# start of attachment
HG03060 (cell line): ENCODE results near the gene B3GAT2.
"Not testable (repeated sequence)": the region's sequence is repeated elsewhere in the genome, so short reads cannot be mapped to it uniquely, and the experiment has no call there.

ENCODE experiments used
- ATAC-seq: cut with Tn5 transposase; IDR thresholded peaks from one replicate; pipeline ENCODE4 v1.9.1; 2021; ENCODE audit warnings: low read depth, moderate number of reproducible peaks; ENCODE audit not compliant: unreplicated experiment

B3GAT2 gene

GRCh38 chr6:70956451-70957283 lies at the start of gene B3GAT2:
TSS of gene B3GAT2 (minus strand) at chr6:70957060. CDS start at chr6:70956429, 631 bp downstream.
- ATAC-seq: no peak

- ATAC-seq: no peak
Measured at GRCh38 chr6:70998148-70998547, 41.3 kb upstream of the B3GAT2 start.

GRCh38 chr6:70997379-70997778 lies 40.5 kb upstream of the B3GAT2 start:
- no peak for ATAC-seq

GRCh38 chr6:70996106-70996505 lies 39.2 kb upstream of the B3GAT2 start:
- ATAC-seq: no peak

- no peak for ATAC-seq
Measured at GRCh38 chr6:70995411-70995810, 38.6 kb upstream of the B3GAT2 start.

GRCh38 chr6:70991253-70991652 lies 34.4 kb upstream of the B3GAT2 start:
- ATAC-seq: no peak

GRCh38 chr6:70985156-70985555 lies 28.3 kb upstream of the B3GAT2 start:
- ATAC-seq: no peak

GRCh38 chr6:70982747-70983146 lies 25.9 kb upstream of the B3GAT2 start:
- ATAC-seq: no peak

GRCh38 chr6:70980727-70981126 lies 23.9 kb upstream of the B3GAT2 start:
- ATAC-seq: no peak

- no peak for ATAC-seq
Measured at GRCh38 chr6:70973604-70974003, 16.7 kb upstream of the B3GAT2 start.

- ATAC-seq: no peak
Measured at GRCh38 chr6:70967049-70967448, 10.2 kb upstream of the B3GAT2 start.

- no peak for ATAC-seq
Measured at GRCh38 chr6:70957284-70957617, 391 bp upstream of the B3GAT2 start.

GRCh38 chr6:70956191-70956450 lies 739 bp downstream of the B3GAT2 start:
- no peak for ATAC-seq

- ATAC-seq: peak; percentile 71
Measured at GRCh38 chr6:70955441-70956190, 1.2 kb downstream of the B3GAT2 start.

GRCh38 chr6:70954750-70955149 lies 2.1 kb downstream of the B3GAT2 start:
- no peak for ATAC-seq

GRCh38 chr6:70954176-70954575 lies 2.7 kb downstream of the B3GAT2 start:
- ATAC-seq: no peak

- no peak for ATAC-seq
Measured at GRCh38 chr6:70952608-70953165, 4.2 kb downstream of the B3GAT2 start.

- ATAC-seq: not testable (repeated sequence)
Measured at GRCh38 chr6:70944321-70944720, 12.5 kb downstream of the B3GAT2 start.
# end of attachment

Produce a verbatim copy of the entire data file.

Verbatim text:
HG03060 (cell line): ENCODE results near the gene B3GAT2.
"Not testable (repeated sequence)": the region's sequence is repeated elsewhere in the genome, so short reads cannot be mapped to it uniquely, and the experiment has no call there.

ENCODE experiments used
- ATAC-seq: cut with Tn5 transposase; IDR thresholded peaks from one replicate; pipeline ENCODE4 v1.9.1; 2021; ENCODE audit warnings: low read depth, moderate number of reproducible peaks; ENCODE audit not compliant: unreplicated experiment

B3GAT2 gene

GRCh38 chr6:70956451-70957283 lies at the start of gene B3GAT2:
TSS of gene B3GAT2 (minus strand) at chr6:70957060. CDS start at chr6:70956429, 631 bp downstream.
- ATAC-seq: no peak

- ATAC-seq: no peak
Measured at GRCh38 chr6:70998148-70998547, 41.3 kb upstream of the B3GAT2 start.

GRCh38 chr6:70997379-70997778 lies 40.5 kb upstream of the B3GAT2 start:
- no peak for ATAC-seq

GRCh38 chr6:70996106-70996505 lies 39.2 kb upstream of the B3GAT2 start:
- ATAC-seq: no peak

- no peak for ATAC-seq
Measured at GRCh38 chr6:70995411-70995810, 38.6 kb upstream of the B3GAT2 start.

GRCh38 chr6:70991253-70991652 lies 34.4 kb upstream of the B3GAT2 start:
- ATAC-seq: no peak

GRCh38 chr6:70985156-70985555 lies 28.3 kb upstream of the B3GAT2 start:
- ATAC-seq: no peak

GRCh38 chr6:70982747-70983146 lies 25.9 kb upstream of the B3GAT2 start:
- ATAC-seq: no peak

GRCh38 chr6:70980727-70981126 lies 23.9 kb upstream of the B3GAT2 start:
- ATAC-seq: no peak

- no peak for ATAC-seq
Measured at GRCh38 chr6:70973604-70974003, 16.7 kb upstream of the B3GAT2 start.

- ATAC-seq: no peak
Measured at GRCh38 chr6:70967049-70967448, 10.2 kb upstream of the B3GAT2 start.

- no peak for ATAC-seq
Measured at GRCh38 chr6:70957284-70957617, 391 bp upstream of the B3GAT2 start.

GRCh38 chr6:70956191-70956450 lies 739 bp downstream of the B3GAT2 start:
- no peak for ATAC-seq

- ATAC-seq: peak; percentile 71
Measured at GRCh38 chr6:70955441-70956190, 1.2 kb downstream of the B3GAT2 start.

GRCh38 chr6:70954750-70955149 lies 2.1 kb downstream of the B3GAT2 start:
- no peak for ATAC-seq

GRCh38 chr6:70954176-70954575 lies 2.7 kb downstream of the B3GAT2 start:
- ATAC-seq: no peak

- no peak for ATAC-seq
Measured at GRCh38 chr6:70952608-70953165, 4.2 kb downstream of the B3GAT2 start.

- ATAC-seq: not testable (repeated sequence)
Measured at GRCh38 chr6:70944321-70944720, 12.5 kb downstream of the B3GAT2 start.